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Flashcards in Tumor Markers Deck (58):
1

what is a tumor?

abnormal growth of cells (benign or malignant)

2

what are environmental contributors of tumors?

tobacco (1a or 2a)
benzene
excess EtOH
dietary (charred meat)
poisonous mushrooms
excessive sun exposure
genetics
obesity
radiation
HPV, HIV, Hepatitis B

3

what are the major factors that affect cancer?

location of origin
cell type
stage at diagnosis
resection

4

what is a tumor marker?

blood or urine test that is used to diagnose a malignancy, monitor recurrence, monitor treatment or screening

5

AFP

alpha-feta protein
-glycoprotein produced by fetal liver

6

when is the AFP elevated?

pregnancy
HCC (hepatocellular carcinoma)
gonadal cancers
gastric cancer and others

7

what is the diagnostic level of AFP if the pt is at a high risk for HCC?

serum levels of >500 mcg/L

8

what are the normal levels of AFP?

0-8 ng/mL

9

HCC is normally seen in what type of pt?

cirrhosis, chronic liver disease, hepatitis

10

what are the symptoms of HCC?

vague abdominal pain
unexplained weight loss
elevated LFT
feel a mass
early satiety (full to easy)
obstructive jaundice
hepatomegaly
ascites (fluid leaking out of the liver)
paraneoplastic syndrome

11

hypercalcemia of malignancy

common in cancer patients

12

testicular cancers

germ cell tumors
-one of the most curable solid neoplasms

13

seminoma

most common type of testicular cancer

14

nonseminoma

less common type of testicular cancer

15

what is the current 5 yr survival rate of testicular cancer

>95%
-mostly they present as stage 1
-use of platinum based combination chemotherapy
-highly sensitive tumor markers to detect residual tumor

16

when is LDH used?

as a tumor marker for melanoma, lymphoma, leukemia, testicular cancer

17

which tumor markers should be elevated in nonseminoma germ cell tumors

AFP and or beta hCG

18

NSGCT

non-seminomal germ cell tumor

19

when would you use AFP?

monitoring response to treatment or as a screening tool for high risk patients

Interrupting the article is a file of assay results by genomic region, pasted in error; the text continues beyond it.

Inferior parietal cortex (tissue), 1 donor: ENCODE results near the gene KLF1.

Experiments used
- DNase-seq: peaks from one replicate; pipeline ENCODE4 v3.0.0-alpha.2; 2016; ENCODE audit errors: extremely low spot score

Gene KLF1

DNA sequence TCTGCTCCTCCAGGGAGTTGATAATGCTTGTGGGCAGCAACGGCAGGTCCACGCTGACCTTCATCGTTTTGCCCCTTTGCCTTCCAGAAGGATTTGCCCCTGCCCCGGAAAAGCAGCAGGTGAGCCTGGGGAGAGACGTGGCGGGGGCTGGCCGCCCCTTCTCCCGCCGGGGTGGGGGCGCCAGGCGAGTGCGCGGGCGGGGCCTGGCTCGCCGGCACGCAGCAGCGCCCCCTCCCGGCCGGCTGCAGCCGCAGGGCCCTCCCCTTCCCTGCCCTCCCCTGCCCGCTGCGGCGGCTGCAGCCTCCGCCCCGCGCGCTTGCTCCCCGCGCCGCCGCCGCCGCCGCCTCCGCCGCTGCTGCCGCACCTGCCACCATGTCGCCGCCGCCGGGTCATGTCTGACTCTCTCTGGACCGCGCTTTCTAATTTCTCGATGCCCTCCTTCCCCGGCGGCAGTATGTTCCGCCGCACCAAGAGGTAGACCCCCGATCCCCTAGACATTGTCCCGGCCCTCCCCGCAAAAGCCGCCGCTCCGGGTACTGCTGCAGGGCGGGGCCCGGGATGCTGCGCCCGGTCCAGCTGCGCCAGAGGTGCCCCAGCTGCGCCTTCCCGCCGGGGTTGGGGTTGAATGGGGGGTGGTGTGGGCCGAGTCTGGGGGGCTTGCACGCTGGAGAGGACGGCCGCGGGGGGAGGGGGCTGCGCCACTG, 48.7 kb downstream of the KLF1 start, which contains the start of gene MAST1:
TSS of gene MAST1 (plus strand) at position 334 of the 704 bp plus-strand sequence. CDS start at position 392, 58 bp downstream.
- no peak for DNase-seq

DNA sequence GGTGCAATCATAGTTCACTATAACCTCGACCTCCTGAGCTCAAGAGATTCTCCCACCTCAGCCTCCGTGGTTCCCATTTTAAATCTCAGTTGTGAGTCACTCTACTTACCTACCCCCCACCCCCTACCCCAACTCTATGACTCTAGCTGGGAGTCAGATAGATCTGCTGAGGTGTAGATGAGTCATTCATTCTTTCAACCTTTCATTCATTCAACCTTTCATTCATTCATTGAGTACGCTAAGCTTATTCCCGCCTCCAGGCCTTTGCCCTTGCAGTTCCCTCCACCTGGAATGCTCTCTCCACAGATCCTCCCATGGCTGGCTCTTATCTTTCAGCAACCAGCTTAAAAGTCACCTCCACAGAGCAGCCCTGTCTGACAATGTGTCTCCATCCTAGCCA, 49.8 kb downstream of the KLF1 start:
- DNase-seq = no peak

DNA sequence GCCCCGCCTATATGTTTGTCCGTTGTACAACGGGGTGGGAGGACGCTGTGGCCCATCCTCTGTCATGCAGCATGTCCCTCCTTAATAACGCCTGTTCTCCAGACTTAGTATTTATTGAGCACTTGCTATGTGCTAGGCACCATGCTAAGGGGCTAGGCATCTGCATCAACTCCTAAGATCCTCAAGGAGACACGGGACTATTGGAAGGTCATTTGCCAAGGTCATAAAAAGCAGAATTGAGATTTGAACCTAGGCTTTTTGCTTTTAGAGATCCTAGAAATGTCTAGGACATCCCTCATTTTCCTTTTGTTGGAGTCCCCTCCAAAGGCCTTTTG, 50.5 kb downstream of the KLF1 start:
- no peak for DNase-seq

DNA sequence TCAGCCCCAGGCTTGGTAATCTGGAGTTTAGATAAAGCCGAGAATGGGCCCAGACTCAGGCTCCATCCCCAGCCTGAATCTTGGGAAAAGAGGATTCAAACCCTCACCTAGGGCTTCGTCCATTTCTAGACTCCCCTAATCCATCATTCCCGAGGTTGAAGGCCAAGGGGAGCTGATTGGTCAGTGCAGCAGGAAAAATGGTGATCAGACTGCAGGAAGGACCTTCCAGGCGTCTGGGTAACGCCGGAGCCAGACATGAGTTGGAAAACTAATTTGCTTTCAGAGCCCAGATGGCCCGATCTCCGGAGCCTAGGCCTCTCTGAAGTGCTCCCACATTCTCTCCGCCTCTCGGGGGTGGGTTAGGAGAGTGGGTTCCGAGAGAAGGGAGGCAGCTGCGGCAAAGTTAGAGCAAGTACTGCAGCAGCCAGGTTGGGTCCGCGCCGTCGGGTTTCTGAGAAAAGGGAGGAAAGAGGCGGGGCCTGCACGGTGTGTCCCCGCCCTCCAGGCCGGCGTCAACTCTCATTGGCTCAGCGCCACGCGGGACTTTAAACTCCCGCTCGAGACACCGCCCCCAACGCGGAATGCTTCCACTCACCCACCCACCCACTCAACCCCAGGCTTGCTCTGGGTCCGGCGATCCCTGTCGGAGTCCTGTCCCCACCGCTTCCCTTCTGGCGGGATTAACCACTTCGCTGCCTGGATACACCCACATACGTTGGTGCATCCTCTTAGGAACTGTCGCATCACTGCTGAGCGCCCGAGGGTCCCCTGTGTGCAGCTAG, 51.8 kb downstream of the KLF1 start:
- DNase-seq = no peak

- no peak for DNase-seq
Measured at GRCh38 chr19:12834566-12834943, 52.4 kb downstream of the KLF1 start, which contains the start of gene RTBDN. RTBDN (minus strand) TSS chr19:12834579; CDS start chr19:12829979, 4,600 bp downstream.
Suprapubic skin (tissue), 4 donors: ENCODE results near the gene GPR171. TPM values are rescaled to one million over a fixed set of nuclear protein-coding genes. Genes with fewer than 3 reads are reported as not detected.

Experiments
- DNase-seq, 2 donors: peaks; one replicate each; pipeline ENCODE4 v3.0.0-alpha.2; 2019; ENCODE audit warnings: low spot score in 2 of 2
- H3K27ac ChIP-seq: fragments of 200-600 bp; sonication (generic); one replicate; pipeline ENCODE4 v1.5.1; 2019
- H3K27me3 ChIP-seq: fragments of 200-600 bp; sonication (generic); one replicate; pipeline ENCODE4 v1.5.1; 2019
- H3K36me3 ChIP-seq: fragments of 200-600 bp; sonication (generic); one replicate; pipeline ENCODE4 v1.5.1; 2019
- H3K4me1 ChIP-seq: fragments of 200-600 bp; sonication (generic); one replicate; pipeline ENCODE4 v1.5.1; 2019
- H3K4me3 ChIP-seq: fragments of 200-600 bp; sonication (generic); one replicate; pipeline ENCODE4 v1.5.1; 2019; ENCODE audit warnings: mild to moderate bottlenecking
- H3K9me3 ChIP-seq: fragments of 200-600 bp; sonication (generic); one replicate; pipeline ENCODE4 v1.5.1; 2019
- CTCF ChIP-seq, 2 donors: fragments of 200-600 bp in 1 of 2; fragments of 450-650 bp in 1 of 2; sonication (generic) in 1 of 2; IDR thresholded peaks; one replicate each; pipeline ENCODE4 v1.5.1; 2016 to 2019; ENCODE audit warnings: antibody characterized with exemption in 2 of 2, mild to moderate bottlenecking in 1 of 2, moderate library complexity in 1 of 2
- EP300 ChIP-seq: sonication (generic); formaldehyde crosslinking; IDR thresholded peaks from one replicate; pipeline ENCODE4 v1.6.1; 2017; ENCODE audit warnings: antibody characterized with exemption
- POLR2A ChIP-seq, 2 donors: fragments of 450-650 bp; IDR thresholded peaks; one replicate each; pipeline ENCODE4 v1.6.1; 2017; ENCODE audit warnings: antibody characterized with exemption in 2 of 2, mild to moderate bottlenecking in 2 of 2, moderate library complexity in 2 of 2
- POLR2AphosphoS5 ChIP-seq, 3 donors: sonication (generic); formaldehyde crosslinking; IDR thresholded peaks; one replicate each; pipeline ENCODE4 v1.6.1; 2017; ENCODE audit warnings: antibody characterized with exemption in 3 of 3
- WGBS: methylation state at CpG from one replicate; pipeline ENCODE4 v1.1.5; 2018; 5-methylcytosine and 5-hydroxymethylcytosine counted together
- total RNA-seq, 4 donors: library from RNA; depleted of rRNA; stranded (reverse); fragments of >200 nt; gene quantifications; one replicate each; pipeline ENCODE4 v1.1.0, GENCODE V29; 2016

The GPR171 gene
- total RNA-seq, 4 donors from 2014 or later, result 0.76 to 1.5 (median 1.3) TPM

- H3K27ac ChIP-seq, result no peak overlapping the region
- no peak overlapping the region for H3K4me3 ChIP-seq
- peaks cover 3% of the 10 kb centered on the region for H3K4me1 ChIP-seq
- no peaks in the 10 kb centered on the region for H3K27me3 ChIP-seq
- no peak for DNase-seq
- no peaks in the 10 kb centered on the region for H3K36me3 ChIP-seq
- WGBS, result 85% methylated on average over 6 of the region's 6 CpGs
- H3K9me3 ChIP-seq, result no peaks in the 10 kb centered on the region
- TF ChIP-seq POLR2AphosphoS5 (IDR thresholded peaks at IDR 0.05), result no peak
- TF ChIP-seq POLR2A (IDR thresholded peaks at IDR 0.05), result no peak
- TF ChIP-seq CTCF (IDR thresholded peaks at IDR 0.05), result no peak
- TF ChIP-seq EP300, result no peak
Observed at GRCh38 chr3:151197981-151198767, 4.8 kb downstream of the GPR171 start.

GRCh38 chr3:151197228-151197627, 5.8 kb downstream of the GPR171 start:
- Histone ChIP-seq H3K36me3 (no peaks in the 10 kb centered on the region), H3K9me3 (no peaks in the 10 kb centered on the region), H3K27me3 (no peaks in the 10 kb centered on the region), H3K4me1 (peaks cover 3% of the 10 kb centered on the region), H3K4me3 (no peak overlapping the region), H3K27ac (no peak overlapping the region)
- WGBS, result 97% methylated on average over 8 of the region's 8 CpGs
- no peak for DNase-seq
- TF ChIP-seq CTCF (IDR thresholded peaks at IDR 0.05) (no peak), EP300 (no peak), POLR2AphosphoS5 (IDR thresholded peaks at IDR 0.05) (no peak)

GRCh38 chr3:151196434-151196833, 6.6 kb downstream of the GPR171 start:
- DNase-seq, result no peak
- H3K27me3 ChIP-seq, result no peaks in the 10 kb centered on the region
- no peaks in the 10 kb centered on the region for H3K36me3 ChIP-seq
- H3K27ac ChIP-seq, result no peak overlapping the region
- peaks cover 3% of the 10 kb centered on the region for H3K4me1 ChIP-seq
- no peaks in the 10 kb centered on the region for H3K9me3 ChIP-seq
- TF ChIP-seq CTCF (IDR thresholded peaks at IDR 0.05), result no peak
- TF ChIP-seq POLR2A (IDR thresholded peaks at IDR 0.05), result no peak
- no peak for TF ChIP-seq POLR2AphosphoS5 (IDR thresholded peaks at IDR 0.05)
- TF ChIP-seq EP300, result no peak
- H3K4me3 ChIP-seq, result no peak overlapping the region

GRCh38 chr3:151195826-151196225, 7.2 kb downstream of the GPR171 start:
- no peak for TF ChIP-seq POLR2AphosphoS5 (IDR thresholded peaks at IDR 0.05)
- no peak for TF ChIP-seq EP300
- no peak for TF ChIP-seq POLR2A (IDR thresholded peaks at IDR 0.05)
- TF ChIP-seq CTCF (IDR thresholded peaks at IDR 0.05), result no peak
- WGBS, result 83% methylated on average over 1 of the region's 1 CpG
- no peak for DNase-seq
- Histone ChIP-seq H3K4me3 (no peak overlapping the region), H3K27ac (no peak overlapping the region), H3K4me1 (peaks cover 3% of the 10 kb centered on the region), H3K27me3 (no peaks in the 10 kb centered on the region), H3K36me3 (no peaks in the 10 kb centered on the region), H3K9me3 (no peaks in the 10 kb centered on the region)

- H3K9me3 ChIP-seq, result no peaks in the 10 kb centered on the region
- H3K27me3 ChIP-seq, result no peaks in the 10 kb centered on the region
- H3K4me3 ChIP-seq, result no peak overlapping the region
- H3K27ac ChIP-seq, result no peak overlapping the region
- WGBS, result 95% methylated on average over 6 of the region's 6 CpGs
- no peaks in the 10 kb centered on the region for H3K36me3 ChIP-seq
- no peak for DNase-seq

20

when would you use beta hCG

follow treatment because the tumor will produce it

21

what does LDH stand for?

lactate dehydrogenase

22

why would LDH increase

increased cell turnover in malignancies, which is why the LDH will rise

23

melanoma

bad dog, five year survival rate depends on stage of disease at the time of diagnosis

24

what are considered the "major" features

change in size
change in color
change in shape

25

what are considered the "minor" features

inflammation
bleeding or crusting
sensory change
lesion diameter

26

which tumor marker do you use with melanoma?

LDH

27

what tests will you do with melanoma?

CBC
serum LDH
chest xray for baseline (melanoma loves to met to the lungs)
CMP

28

what are the main four classes of lymphoma

ALL, CLL, AML, CML
lymphoblastic or myeloblastic

29

when are most blood cancers detected?

stage III or stage IV

30

what is the prognosis with acute leukemias?

AML, ALL
rapidly fatal if untreated

31

what is the prognosis for chronic leukemias

CML, CLL
may survive for years with modest treatment

32

NHL

non-Hodgkin lymphoma

33

classifications of lymphomas

Hodgkin or non
B-cells or T-cells

34

CEA

carcinoembrionic antigen (0-3 ng/mL)

35

what is CEA?

oncofetal protein that is elevated in the serum of pts with a variety of cancers including CRC (colorectal cancer)

36

why is CEA not a good screening marker?

it can be elevated in a lot of other things as well, smoker, UC, gastritis, peptic ulcer, diverticulitis

37

why would you use CEA?

established colon cancer
-CEA should return to baseline after complete resection (tumor would be present if it doesn't)
-make sure they are not on chemo (can irritate GI and cause CEA to be falsely high)

38

CA 19-9

tumor marker related to the pancreatic hepatobiliary (very sensitive and specific)
used to diagnose
pancreatic cancer
cholangiocarcinoma
-bile duct
-gall bladder cancer

39

what is the best mode of action for pancreatic cancer?

surgical resection is the only potential curative treatment

40

what are the tumor markers for breast cancer?

CA 15-3
CA 27-29

41

invasive breast cancer

not sure

42

in situ breast cancer

not sure

43

when would you use CA 15-3 and CA 27-29

follow pts with previous occurrence of br CA
-more useful in metastatic disease rather than screening
-if it goes up, I am wanting to follow it

44

CA 125

ovarian cancer tumor marker
-early stage 50% show elevation
-late stage 80% show elevation

45

when are most ovarian cancers discovered?

stage III

46

CA 125 can also be elevated in

other issues that have to do with the gut

47

PSA (prostate specific antigen)

**may be used for screening***
glycoprotein expressed by both normal and neoplastic prostate tissue
-consistently expressed in nearly all prostate cancers

48

normal range of PSA

<4 ng/mL

49

PSA range can change according to

age (prostate size increases with age)

50

what can influence prognosis?

ethnicity (AAM may have more aggressive, diagnosed later, asian men have few and WM have lower "normal" range of PSA)

51

what are markers for carcinoid tumor?

5HIAA
Seratonin
Chromagranin A (byproducts that the tumor produces)

52

where are carcinoid tumors most common

GI, lung

53

what type of test is 5HIAA

urine

54

carcinoid tumor

tumor itself

55

carcinoid syndrome

constellation of symptoms that may continue even after resection

56

what is the normal value for SPEP?

not observed

57

SPEP

used to specifically look for an abnormal protein (monoclonal protein)
-used to diagnose multiple myeloma (cancer of the bone marrow)

58

multiple myeloma

body makes abnormal plasma cells that go out into the blood

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